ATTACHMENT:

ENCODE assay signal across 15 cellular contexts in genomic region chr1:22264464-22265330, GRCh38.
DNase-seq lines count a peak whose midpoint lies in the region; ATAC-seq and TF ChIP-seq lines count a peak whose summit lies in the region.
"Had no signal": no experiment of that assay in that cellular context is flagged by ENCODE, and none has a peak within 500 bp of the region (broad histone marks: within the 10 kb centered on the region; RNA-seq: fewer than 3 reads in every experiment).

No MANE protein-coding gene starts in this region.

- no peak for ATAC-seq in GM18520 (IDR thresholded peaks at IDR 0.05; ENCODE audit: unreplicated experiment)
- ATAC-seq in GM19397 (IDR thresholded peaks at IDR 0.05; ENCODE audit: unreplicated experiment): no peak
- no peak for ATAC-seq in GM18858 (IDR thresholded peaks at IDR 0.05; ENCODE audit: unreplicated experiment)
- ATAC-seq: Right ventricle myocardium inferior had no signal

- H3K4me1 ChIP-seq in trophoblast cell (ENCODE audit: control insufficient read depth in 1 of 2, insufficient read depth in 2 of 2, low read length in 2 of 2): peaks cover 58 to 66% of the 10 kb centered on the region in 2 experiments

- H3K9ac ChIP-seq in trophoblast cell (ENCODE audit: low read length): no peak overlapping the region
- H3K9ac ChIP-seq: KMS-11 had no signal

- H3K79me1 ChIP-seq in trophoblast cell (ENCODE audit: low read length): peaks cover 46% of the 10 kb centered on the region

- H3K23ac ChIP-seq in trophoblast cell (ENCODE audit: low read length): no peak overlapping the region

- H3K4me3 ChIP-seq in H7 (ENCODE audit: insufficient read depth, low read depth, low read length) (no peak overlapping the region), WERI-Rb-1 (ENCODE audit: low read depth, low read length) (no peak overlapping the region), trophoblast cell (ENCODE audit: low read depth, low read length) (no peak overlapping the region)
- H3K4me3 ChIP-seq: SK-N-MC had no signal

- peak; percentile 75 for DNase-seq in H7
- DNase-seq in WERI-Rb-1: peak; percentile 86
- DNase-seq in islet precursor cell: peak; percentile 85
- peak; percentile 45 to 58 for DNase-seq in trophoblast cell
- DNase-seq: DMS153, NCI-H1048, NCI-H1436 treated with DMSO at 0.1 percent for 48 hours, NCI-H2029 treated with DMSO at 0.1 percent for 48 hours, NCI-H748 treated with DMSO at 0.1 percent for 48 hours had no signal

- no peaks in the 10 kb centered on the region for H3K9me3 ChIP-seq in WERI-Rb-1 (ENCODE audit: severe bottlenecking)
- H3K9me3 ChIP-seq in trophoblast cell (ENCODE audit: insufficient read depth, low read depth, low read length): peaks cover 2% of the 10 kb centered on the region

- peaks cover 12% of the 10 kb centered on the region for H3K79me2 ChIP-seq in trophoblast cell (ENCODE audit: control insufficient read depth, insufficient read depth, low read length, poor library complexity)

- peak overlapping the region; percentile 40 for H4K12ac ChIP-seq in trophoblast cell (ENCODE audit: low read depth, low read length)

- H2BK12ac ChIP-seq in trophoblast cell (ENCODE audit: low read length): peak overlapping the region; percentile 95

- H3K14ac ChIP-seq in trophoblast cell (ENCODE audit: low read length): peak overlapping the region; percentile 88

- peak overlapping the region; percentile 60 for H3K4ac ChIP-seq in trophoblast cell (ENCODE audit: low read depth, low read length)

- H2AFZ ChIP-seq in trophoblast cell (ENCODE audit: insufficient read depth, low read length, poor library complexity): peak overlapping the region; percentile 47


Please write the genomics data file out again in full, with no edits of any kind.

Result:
ENCODE assay signal across 15 cellular contexts in genomic region chr1:22264464-22265330, GRCh38.
DNase-seq lines count a peak whose midpoint lies in the region; ATAC-seq and TF ChIP-seq lines count a peak whose summit lies in the region.
"Had no signal": no experiment of that assay in that cellular context is flagged by ENCODE, and none has a peak within 500 bp of the region (broad histone marks: within the 10 kb centered on the region; RNA-seq: fewer than 3 reads in every experiment).

No MANE protein-coding gene starts in this region.

- no peak for ATAC-seq in GM18520 (IDR thresholded peaks at IDR 0.05; ENCODE audit: unreplicated experiment)
- ATAC-seq in GM19397 (IDR thresholded peaks at IDR 0.05; ENCODE audit: unreplicated experiment): no peak
- no peak for ATAC-seq in GM18858 (IDR thresholded peaks at IDR 0.05; ENCODE audit: unreplicated experiment)
- ATAC-seq: Right ventricle myocardium inferior had no signal

- H3K4me1 ChIP-seq in trophoblast cell (ENCODE audit: control insufficient read depth in 1 of 2, insufficient read depth in 2 of 2, low read length in 2 of 2): peaks cover 58 to 66% of the 10 kb centered on the region in 2 experiments

- H3K9ac ChIP-seq in trophoblast cell (ENCODE audit: low read length): no peak overlapping the region
- H3K9ac ChIP-seq: KMS-11 had no signal

- H3K79me1 ChIP-seq in trophoblast cell (ENCODE audit: low read length): peaks cover 46% of the 10 kb centered on the region

- H3K23ac ChIP-seq in trophoblast cell (ENCODE audit: low read length): no peak overlapping the region

- H3K4me3 ChIP-seq in H7 (ENCODE audit: insufficient read depth, low read depth, low read length) (no peak overlapping the region), WERI-Rb-1 (ENCODE audit: low read depth, low read length) (no peak overlapping the region), trophoblast cell (ENCODE audit: low read depth, low read length) (no peak overlapping the region)
- H3K4me3 ChIP-seq: SK-N-MC had no signal

- peak; percentile 75 for DNase-seq in H7
- DNase-seq in WERI-Rb-1: peak; percentile 86
- DNase-seq in islet precursor cell: peak; percentile 85
- peak; percentile 45 to 58 for DNase-seq in trophoblast cell
- DNase-seq: DMS153, NCI-H1048, NCI-H1436 treated with DMSO at 0.1 percent for 48 hours, NCI-H2029 treated with DMSO at 0.1 percent for 48 hours, NCI-H748 treated with DMSO at 0.1 percent for 48 hours had no signal

- no peaks in the 10 kb centered on the region for H3K9me3 ChIP-seq in WERI-Rb-1 (ENCODE audit: severe bottlenecking)
- H3K9me3 ChIP-seq in trophoblast cell (ENCODE audit: insufficient read depth, low read depth, low read length): peaks cover 2% of the 10 kb centered on the region

- peaks cover 12% of the 10 kb centered on the region for H3K79me2 ChIP-seq in trophoblast cell (ENCODE audit: control insufficient read depth, insufficient read depth, low read length, poor library complexity)

- peak overlapping the region; percentile 40 for H4K12ac ChIP-seq in trophoblast cell (ENCODE audit: low read depth, low read length)

- H2BK12ac ChIP-seq in trophoblast cell (ENCODE audit: low read length): peak overlapping the region; percentile 95

- H3K14ac ChIP-seq in trophoblast cell (ENCODE audit: low read length): peak overlapping the region; percentile 88

- peak overlapping the region; percentile 60 for H3K4ac ChIP-seq in trophoblast cell (ENCODE audit: low read depth, low read length)

- H2AFZ ChIP-seq in trophoblast cell (ENCODE audit: insufficient read depth, low read length, poor library complexity): peak overlapping the region; percentile 47